Scott Rottler’s studio boasts warm sound in a historic setting
Berry Street Records in Wayne Candies factory
A non-descript doorway on the end of one of Fort Wayne’s most famous buildings leads to a gem of a recording studio in the form of Berry Street Records.
Take the stairs up to the second floor of the old Wayne Candies factory and turn right to walk into an unexpected and amazing facility, complete with everything you need to make a world-class recording.
Behind the board
Owner Scott Rottler has plenty of experience behind the board as well as outside the studio.
He has been a stage manager and monitor engineer for The Guess Who for several years and typically spends about 180 days out on the road annually. Rottler has worked with several other artists you may know as well, most recently spending some time in Nashville helping to put the finishing touches on the soon-to-be-released Styx album.
He has worked in studios for more than two decades before founding Berry Street Records about six years ago, building the studio himself and growing it into one of the city’s most highly sought after rooms.
“It’s grown a lot over the years,” Rottler said in a recent interview with Whatzup. “When I got here there was still a drop ceiling and the kitchen was in the control room. I took those out, re-ran the plumbing to move the kitchen, and it’s just kind of developed from there.”
The ceiling is higher now, exposing some of the character of the building while aiding the acoustics. The studio has just about everything you need, including a wide variety of instruments, the requisite bar area, a kitchen with coffee options, and a hot dog machine, which Rottler jokingly said is “really important.”
The idea of running a tap from nearby Summit City Brewerks was even floated at some point, but unfortunately it wasn’t feasible.
Fixing the mixer
Despite the lack of that fully functioning tap, the space does contain an excellent mixing board, obtained by Rottler from a Showtime live production truck a few years ago. He spent more than a year cutting it down to 32 channels to make it more functional.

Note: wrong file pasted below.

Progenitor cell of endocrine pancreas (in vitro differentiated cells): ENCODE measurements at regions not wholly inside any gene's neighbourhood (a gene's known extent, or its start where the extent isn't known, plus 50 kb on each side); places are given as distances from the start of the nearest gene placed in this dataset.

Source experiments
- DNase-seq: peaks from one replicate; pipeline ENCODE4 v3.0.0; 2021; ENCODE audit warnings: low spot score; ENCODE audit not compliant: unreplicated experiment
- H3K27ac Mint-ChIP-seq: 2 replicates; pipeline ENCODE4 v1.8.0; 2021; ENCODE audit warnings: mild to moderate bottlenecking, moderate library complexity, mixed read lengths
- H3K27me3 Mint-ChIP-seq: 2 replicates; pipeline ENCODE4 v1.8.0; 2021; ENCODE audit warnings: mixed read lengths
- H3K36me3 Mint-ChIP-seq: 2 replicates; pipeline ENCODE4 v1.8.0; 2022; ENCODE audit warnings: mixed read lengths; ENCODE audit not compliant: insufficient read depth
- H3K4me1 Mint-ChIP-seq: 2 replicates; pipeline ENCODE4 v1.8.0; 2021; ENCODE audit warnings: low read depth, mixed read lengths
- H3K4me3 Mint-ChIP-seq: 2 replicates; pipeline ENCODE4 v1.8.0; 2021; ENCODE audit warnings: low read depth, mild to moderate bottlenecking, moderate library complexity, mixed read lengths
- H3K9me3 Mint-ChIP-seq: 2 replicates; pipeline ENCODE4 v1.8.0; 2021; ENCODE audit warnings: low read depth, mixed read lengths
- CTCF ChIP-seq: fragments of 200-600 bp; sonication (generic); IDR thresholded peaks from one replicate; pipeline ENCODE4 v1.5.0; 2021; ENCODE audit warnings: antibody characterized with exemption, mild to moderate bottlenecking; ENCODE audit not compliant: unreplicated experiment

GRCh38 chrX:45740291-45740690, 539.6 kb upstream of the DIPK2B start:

“Why would I want to have more than 32?” he said. “The days of nine-foot-long, 96-channel consoles are just gone.”
What remains is more than adequate to offer a multitude of routing options as well as allowing the room to mix stuff live while maintaining the warmth of analog sound that is so in demand these days.
“The warmth and the depth and the width you get out of analog you just can’t get out of digital,” Rottler said. “But the beauty of tracking into digital is that you have all of this great edit-ability and you can get things really super tight while still making it sound really natural.”
Added an agen
To help with the workload, especially when he is on the road, Rottler added local entrepreneur and music expert Morrison Agen to the fold about a year ago. You might remember Agen from his days as owner of Neat Neat Neat Records and Music.
As it turns out, Agen has quite a bit of knowledge on the recording side of things, too. The duo have found they are quite compatible and make a great team, bouncing ideas off each other while working through the studio’s many projects.
“What makes it a special experience,” Rottler said, “is that when it comes to audio engineering, it takes years of ear training to be able to execute a vision that somebody has in their head. On top of that you need an understanding of gear. Morrison and I both have those. When I started, we didn’t have digital or computer-based recording. So, I understand the concept of true analog, tracking, capturing, and mixing, all the way to the use of modern-day technology and how to implement analog with digital. And Morrison’s knowledge of music is second to none.”
That knowledge helps Rottler in his attempt to fulfill the ideas that artists have in their heads.
“A lot of producers never listen to their artists,” Rottler said. “It’s their music. You should be trying to capture their vision.”
Berry Street Records doesn’t specialize in any one type of music. They have the capability to record and/or mix just about anything. Their collective comprehension of what they hear allows them to pinpoint the things they need to do in order to get the exact sound that each artist desires.
Agen also points out that this studio is special in that it has a layout and setup that can allow for bands to record as if they were in a live setting.
Unlike many studios that are restricted with space, Berry Street has “the ability to record an entire band at the same time, allowing us to get that live push-and-pull vibe that only comes with tracking people just how they play.”
Chris Dodds, singer and guitarist from The Legendary Trainhoppers who are currently recording their newest EP at Berry Street Records, concurs.
“The Trainhoppers sought out this space because it is perfectly suited for a loose, raucous, live band recording setting,” Dodds said. “It was a different approach for us as a band to be able to look at each other, feel the ebbs and flows within a song, and try to capture that stage performance feel. Scott Rottler is a fantastic blend of someone who gives you space to experiment but can also rein it in to achieve the desired end result.”